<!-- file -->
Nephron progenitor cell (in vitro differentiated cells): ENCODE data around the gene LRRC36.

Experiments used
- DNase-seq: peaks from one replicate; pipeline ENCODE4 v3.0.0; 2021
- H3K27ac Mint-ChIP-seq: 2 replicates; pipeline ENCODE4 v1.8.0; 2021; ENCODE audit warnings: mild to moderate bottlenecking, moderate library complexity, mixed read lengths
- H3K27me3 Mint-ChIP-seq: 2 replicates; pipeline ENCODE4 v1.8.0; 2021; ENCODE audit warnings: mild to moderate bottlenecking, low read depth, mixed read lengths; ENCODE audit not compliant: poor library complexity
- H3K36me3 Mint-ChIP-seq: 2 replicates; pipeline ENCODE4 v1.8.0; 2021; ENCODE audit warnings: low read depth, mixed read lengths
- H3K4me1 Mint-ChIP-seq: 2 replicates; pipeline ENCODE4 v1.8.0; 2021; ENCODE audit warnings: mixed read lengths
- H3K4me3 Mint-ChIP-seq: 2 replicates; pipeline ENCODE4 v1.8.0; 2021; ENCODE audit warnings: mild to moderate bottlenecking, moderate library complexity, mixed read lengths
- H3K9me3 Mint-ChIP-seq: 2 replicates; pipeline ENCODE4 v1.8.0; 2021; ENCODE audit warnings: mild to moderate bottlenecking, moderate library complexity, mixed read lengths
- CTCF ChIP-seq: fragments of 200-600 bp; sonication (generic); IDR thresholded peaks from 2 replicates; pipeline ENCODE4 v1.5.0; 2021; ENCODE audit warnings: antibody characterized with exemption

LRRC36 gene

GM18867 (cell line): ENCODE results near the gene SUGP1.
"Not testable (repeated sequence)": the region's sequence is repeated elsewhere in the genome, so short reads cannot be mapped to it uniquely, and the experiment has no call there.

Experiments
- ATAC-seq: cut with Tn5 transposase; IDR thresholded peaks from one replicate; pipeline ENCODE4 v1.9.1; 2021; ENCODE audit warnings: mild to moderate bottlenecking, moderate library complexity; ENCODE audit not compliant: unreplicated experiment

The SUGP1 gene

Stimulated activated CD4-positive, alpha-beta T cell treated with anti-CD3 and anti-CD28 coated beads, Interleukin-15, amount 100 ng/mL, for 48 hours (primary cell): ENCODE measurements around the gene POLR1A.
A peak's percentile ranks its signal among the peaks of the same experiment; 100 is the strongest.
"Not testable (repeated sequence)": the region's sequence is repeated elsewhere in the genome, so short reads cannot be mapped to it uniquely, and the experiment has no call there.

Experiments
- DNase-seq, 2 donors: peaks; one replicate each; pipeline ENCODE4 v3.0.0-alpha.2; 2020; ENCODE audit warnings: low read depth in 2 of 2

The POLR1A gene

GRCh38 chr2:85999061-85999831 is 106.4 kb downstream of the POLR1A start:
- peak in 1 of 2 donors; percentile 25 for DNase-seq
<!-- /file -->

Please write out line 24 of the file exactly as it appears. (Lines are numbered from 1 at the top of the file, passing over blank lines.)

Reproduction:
- peak in 1 of 2 donors; percentile 25 for DNase-seq